Have you ever worked incredibly hard and in a moment of tired desperation had this thought:

“Is all this work even worth it?”

Undoubtedly you have, right?  I was in that headspace just the other week.  Just past that moment – I found my answer.

Yes, it is totally worth it – so long as you’re striving in the right direction.

If you don’t follow me on Twitter, you missed my announcement about this:

It’s been a week since I could publicly say that, and yes I’m still excited.  The position and team seem like a great fit.  It also fulfills two big goals for me: to work in a development studio, and program/script audio (not sound design).

From the moment I started the programming work on my own – it’s taken 9 months to put a body of work together and find the team that was looking for that body of work at the right time.

Prior to that, I’ve been paid to do audio work professionally for over a decade.

So what’s the takeaway for you?


That 9 months I mentioned was all on my own time, outside of work hours.  Putting in day after day of effort on things I thought were fun, cool, and interesting.  I didn’t do it because someone told me to, or promised me anything.  I did the work because I enjoyed it, wanted to create more opportunities for myself, and held out hope that I would win the war of time and attrition.  Usually, so long as I don’t give up, some cool shit happens.

In the process, people began to value my work.  Most people don’t even tell me the value they find!  But all of the effort, on my own time, gained enough interest so that when the timing was right the opportunity was there.

If you’re in a bad situation and looking to get out, or looking just to find work and clients period then you need to ask yourself a simple question…

“What am I doing to make myself more valuable to people I’m interested in working with?”

It’s a super difficult question – but if you answer it, the rewards are very high.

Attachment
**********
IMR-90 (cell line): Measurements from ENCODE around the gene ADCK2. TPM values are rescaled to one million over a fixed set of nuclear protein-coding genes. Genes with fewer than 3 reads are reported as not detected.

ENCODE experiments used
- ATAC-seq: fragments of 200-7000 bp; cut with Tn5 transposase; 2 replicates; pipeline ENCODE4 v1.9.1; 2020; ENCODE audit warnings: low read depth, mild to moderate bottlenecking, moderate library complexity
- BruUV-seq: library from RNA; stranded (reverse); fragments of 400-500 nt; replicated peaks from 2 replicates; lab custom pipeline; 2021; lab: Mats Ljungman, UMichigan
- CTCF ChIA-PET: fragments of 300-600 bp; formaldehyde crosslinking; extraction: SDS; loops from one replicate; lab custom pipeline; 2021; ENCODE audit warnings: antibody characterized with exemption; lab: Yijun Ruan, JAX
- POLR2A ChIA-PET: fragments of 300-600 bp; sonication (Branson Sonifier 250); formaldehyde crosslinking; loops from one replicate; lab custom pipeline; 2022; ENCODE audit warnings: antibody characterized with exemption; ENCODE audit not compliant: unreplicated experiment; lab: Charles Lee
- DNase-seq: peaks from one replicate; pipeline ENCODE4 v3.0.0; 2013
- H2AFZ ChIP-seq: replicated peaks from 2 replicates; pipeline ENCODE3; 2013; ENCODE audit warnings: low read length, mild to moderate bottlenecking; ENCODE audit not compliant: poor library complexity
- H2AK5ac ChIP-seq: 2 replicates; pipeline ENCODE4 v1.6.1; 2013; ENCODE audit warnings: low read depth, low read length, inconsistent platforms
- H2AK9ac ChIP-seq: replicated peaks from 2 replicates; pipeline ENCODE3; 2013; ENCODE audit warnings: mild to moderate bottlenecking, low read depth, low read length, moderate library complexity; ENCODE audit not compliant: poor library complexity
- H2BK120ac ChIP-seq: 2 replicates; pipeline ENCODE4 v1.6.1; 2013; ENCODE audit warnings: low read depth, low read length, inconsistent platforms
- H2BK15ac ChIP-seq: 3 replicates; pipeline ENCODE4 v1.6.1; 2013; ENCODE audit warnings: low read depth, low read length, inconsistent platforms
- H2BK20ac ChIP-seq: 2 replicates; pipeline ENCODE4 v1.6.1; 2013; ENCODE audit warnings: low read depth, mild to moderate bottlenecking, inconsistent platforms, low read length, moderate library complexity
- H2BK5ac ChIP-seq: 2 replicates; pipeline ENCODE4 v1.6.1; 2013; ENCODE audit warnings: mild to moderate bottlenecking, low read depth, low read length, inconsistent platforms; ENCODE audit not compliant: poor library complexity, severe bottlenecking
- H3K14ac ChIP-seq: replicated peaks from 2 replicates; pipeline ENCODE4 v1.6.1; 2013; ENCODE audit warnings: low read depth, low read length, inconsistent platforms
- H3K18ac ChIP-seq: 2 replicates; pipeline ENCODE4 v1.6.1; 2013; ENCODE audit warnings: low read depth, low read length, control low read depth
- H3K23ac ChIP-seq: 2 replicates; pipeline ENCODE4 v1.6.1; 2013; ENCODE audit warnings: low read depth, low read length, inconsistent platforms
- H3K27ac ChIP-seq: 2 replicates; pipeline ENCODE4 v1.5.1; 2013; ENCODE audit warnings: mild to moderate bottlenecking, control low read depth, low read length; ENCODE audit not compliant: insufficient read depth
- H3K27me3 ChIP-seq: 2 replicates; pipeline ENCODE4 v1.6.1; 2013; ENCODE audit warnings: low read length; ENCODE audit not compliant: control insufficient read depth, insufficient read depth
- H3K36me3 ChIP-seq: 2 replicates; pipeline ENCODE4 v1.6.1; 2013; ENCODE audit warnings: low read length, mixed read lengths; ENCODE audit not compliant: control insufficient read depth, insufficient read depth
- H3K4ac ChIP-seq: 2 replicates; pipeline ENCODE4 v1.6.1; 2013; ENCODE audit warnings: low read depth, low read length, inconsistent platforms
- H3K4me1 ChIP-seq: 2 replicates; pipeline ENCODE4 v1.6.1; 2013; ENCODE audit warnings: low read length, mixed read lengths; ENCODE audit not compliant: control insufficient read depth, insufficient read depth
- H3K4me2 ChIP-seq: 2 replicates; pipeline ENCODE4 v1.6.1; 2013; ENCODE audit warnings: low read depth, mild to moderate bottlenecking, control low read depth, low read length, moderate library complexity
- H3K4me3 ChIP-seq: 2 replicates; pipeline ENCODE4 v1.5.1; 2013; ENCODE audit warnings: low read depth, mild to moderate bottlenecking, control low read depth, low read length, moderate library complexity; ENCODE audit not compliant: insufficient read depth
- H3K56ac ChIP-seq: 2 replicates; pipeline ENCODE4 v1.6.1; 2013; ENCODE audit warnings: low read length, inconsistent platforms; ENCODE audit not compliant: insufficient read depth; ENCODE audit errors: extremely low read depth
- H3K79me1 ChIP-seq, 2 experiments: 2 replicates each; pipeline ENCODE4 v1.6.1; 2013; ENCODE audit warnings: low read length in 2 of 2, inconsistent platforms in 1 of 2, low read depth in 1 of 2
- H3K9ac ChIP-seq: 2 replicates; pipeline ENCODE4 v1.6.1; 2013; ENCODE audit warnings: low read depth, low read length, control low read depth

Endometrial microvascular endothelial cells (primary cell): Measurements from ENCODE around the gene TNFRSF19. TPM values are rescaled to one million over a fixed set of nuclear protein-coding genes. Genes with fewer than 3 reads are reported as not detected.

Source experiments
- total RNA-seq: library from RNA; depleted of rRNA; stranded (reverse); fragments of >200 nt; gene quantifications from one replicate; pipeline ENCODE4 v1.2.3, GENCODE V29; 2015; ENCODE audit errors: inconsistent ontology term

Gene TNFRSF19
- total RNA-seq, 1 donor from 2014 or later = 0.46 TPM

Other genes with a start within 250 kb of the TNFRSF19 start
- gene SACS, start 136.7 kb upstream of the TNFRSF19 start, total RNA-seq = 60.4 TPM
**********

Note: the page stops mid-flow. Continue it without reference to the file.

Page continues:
Get to work!

Copyright 2016-2017, Adam T. Croft, all rights reserved.

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Community Giving

One of the best parts about games is the community which they create.  This goes doubly so if you work in the industry.  Some fantastic people not only put out fantastic work, but are also wonderful humans.

Due to this community, sometimes wonderful things can happen when tragedy strikes close to home.

If you haven’t seen or heard, great member of the game audio community was displaced by Hurricane Irma.  Tony Porter and his family (with 4 kids, if the image above is anything to go by) had to evacuate their home and have since been living out of a hotel room.

Some very phenomenal people jumped at the opportunity to give back to Tony individually, which has since spawned a gofundme campaign.  As of this writing, they’re a little north of $3.2k raised, with a $10k goal.

This post has one message – if you haven’t given of yourself (be it time, money, etc) to victims of any of the recent natural disasters to hit the US, now is a great chance.  If you have, thank you, and also consider helping out one of your brethren.

You can check out a large sampling of the rad things Tony has worked on here.  Here’s just a small list:

  • Power Rangers: Legacy Wars
  • NBA Live 18
  • WWE 2k
  • Marvel Ultimate Alliance 2